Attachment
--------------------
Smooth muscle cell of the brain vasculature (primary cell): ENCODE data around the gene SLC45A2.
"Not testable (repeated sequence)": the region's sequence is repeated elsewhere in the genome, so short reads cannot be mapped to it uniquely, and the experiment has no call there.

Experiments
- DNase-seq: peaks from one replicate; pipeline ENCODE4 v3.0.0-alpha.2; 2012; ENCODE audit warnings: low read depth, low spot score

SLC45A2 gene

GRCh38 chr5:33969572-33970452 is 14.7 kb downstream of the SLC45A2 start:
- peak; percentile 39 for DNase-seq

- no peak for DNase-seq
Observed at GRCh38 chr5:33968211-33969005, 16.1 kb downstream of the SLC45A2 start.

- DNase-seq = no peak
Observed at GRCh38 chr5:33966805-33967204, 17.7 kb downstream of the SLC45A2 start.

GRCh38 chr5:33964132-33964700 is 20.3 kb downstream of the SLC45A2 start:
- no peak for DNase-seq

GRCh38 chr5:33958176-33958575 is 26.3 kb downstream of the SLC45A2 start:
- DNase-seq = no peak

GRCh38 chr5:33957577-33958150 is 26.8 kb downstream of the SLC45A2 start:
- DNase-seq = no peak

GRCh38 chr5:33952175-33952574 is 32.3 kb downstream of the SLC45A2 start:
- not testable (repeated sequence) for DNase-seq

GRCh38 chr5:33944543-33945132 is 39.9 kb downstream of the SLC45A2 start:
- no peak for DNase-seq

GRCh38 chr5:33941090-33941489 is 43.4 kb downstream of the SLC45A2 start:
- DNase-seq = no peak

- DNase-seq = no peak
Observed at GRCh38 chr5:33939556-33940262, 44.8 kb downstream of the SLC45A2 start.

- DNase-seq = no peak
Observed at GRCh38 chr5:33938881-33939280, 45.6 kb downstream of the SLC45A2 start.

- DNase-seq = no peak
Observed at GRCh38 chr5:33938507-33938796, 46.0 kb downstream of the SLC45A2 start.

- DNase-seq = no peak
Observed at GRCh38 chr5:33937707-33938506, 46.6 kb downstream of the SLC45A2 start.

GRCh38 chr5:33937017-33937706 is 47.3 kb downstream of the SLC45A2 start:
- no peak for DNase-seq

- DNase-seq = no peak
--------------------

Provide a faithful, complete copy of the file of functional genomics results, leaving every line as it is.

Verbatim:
Smooth muscle cell of the brain vasculature (primary cell): ENCODE data around the gene SLC45A2.
"Not testable (repeated sequence)": the region's sequence is repeated elsewhere in the genome, so short reads cannot be mapped to it uniquely, and the experiment has no call there.

Experiments
- DNase-seq: peaks from one replicate; pipeline ENCODE4 v3.0.0-alpha.2; 2012; ENCODE audit warnings: low read depth, low spot score

SLC45A2 gene

GRCh38 chr5:33969572-33970452 is 14.7 kb downstream of the SLC45A2 start:
- peak; percentile 39 for DNase-seq

- no peak for DNase-seq
Observed at GRCh38 chr5:33968211-33969005, 16.1 kb downstream of the SLC45A2 start.

- DNase-seq = no peak
Observed at GRCh38 chr5:33966805-33967204, 17.7 kb downstream of the SLC45A2 start.

GRCh38 chr5:33964132-33964700 is 20.3 kb downstream of the SLC45A2 start:
- no peak for DNase-seq

GRCh38 chr5:33958176-33958575 is 26.3 kb downstream of the SLC45A2 start:
- DNase-seq = no peak

GRCh38 chr5:33957577-33958150 is 26.8 kb downstream of the SLC45A2 start:
- DNase-seq = no peak

GRCh38 chr5:33952175-33952574 is 32.3 kb downstream of the SLC45A2 start:
- not testable (repeated sequence) for DNase-seq

GRCh38 chr5:33944543-33945132 is 39.9 kb downstream of the SLC45A2 start:
- no peak for DNase-seq

GRCh38 chr5:33941090-33941489 is 43.4 kb downstream of the SLC45A2 start:
- DNase-seq = no peak

- DNase-seq = no peak
Observed at GRCh38 chr5:33939556-33940262, 44.8 kb downstream of the SLC45A2 start.

- DNase-seq = no peak
Observed at GRCh38 chr5:33938881-33939280, 45.6 kb downstream of the SLC45A2 start.

- DNase-seq = no peak
Observed at GRCh38 chr5:33938507-33938796, 46.0 kb downstream of the SLC45A2 start.

- DNase-seq = no peak
Observed at GRCh38 chr5:33937707-33938506, 46.6 kb downstream of the SLC45A2 start.

GRCh38 chr5:33937017-33937706 is 47.3 kb downstream of the SLC45A2 start:
- no peak for DNase-seq

- DNase-seq = no peak